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Reading the latest NSIDC Greenland melt analysis, I came across this short video at the bottom of the summary. It's about melt lakes on top of the western part of the Greenland Ice Sheet and has nice visuals (you can spot Jakobshavn) and a great voice-over. If you haven't seen... Continue reading
Posted Aug 21, 2015 at Arctic Sea Ice
Navegante: Hurricane Sandy took a sharp left turn towards NY/NJ. That's exactly it. I wrote about it at the time, a couple of days before the storm made that crazy 90° turn.
Toggle Commented Aug 20, 2015 on ASI 2015 update 6: one more high at Arctic Sea Ice
NASA's Earth Observatory website also has an article up, accompanied by a fantastic image comparison tool.
Toggle Commented Aug 20, 2015 on Jakobshavn record retreat at Arctic Sea Ice
The AMSR2 graphic cannot be correct in the region at the head of the Nares Strait, see here: Which AMSR2 graphic? The Uni Bremen SIC map? Looks pretty accurate to me, keeping in mind that it will never be perfect.
Toggle Commented Aug 20, 2015 on ASI 2015 update 6: one more high at Arctic Sea Ice
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During the melting season I'm writing (bi-)weekly updates on the current situation with regards to Arctic sea ice (ASI). Central to these updates are the daily Cryosphere Today sea ice area (SIA) and IJIS sea ice extent (SIE) numbers, which I compare to data from the 2005-2014 period (NSIDC has... Continue reading
Posted Aug 19, 2015 at Arctic Sea Ice
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Wow, that's cool. Thanks, Lennart.
Toggle Commented Aug 18, 2015 on Jakobshavn record retreat at Arctic Sea Ice
I am having trouble seeing how the first GIF shows a calving. What are the telltale signs? David, I've adapted the first animation and added a circle to show where the calving took place. there's a wrong date of the year in the second animation. Thanks, steven. I've adapted the text.
Toggle Commented Aug 17, 2015 on Jakobshavn record retreat at Arctic Sea Ice
Thanks, Espen! And thanks for any additional info.
Toggle Commented Aug 16, 2015 on Jakobshavn record retreat at Arctic Sea Ice
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What a coincidence. Yesterday I wrote in a comment: There's a fantastic segment on the Arctic Sea Ice Forum for discussing Greenland and its glaciers, with people presenting all kinds of analysis and satellite images. Really top quality stuff. Well, the folks there (forum member Espen Olsen to be precise)... Continue reading
Posted Aug 16, 2015 at Arctic Sea Ice
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Thanks, Phil. I wouldn't be able to sleep in a house called Jenga. Just imagine someone pulling out the wrong piece of wood. ;-)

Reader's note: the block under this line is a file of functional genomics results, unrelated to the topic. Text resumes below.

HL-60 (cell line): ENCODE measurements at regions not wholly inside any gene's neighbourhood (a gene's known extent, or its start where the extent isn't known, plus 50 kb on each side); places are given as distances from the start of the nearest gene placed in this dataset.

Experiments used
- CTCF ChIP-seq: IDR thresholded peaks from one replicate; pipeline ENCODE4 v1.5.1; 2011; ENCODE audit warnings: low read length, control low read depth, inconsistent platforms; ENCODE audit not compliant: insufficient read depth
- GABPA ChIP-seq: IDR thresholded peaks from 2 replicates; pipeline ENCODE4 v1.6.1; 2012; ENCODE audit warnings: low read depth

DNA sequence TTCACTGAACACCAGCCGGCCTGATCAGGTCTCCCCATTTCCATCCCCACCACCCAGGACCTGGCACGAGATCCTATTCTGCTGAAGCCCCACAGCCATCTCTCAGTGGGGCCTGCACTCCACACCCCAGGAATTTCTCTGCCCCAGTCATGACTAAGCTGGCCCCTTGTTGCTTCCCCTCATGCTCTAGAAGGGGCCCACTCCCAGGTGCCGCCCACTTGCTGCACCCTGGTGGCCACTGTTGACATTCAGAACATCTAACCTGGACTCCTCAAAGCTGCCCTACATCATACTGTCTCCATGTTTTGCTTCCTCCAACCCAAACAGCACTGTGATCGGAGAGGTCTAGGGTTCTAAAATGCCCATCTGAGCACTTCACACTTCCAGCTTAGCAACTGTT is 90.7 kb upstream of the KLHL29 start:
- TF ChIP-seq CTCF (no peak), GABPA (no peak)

Toggle Commented Aug 15, 2015 on Jenga July 2015 at Arctic Sea Ice
There's a fantastic segment on the Arctic Sea Ice Forum for discussing Greenland and its glaciers, with people presenting all kinds of analysis and satellite images. Really top quality stuff. The same goes for the Antarctica segment. Information is everything.
Toggle Commented Aug 15, 2015 on Jenga July 2015 at Arctic Sea Ice
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And thus the tradition of the ASIB alliteration of months continues. This one is a bit corny, but kind of appropriate too, so bear with me. Melt Pond May refers to the onset of melt pond formation, and Junction June is about the possible paths the melting season may follow... Continue reading
Posted Aug 14, 2015 at Arctic Sea Ice
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It's clear that it's the satellite measurements that have the most problems. No wonder, as so many things can go wrong. And now back to the Arctic, please, where July was megahot too. My post on that is going live within the next hour.
Toggle Commented Aug 14, 2015 on A wetter and warmer Arctic at Arctic Sea Ice
Does this mean more methane emissions? Yes, probably, but not end-of-the-world levels.
Toggle Commented Aug 12, 2015 on A wetter and warmer Arctic at Arctic Sea Ice
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Later this week I'll be posting more analysis of the current, very interesting melting season, but here's something that popped up in my mail box via Google Alerts. It's an article from Alaska Dispatch News on a scientific paper by Linette Boisvert from the University of Maryland and the NSIDC's... Continue reading
Posted Aug 12, 2015 at Arctic Sea Ice